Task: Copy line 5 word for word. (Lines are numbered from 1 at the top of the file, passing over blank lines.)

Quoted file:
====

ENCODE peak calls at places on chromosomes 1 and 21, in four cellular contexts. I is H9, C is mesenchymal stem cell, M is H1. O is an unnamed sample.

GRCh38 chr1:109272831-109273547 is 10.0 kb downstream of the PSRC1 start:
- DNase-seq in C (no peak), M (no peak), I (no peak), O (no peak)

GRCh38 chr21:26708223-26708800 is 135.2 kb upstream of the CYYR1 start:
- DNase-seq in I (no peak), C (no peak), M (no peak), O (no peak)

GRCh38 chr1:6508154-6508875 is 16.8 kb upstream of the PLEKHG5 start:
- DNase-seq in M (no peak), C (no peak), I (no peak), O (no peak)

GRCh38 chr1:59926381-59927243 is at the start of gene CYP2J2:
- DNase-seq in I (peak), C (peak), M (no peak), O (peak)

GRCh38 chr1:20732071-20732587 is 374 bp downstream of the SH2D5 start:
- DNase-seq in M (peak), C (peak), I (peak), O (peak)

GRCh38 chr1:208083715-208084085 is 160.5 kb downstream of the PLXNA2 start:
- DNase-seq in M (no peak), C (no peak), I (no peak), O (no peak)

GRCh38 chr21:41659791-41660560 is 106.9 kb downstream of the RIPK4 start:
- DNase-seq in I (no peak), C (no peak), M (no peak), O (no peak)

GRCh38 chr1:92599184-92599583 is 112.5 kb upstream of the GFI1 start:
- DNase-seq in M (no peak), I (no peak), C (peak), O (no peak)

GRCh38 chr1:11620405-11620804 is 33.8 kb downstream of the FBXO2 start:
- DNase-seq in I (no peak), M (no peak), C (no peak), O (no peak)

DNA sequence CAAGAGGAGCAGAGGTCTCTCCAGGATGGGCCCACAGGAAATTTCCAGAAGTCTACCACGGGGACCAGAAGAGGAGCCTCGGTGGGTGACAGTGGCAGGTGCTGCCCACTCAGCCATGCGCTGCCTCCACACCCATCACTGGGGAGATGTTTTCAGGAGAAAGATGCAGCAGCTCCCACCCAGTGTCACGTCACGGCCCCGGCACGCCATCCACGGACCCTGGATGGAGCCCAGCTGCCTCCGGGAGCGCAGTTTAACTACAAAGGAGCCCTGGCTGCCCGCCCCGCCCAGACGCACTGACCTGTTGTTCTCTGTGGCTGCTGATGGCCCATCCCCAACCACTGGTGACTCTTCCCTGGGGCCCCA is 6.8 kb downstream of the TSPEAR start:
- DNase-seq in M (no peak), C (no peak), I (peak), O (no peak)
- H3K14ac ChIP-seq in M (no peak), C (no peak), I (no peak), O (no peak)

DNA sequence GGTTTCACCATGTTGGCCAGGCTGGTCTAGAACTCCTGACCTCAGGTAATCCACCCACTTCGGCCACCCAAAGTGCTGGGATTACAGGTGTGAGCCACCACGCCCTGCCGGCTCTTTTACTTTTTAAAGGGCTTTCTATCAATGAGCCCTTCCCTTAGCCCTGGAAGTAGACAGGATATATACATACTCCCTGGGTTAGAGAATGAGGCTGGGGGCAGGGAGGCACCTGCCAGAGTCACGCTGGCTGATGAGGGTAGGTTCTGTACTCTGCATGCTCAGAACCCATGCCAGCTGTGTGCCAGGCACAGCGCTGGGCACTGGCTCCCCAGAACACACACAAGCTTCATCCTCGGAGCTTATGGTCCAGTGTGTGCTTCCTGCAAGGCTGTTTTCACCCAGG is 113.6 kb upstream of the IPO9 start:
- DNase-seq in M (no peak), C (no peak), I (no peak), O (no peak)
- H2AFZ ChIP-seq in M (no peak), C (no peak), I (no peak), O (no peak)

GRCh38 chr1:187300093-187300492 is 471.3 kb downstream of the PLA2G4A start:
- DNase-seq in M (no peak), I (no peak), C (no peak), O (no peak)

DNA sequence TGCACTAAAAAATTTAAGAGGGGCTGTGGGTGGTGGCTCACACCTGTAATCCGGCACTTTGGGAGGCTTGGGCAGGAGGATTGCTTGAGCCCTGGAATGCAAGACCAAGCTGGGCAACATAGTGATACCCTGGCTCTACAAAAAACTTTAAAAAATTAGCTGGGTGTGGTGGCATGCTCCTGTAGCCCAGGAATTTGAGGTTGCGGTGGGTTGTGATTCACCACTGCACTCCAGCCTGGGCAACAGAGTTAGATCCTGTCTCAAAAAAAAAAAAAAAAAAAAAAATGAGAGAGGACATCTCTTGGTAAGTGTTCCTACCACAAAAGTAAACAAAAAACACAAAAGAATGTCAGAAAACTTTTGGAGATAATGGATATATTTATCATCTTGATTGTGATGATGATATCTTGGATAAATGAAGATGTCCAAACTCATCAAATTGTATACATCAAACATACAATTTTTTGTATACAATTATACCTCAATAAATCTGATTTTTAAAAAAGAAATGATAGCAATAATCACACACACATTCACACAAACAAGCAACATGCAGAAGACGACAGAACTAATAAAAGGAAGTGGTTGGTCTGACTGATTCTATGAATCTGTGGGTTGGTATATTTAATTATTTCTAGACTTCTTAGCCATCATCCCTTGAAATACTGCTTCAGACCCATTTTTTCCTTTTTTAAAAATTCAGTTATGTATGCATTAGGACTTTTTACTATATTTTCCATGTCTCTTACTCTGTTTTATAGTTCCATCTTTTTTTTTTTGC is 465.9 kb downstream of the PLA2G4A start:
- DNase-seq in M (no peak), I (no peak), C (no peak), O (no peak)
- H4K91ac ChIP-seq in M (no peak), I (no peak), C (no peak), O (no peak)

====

- DNase-seq in I (no peak), C (no peak), M (no peak), O (no peak)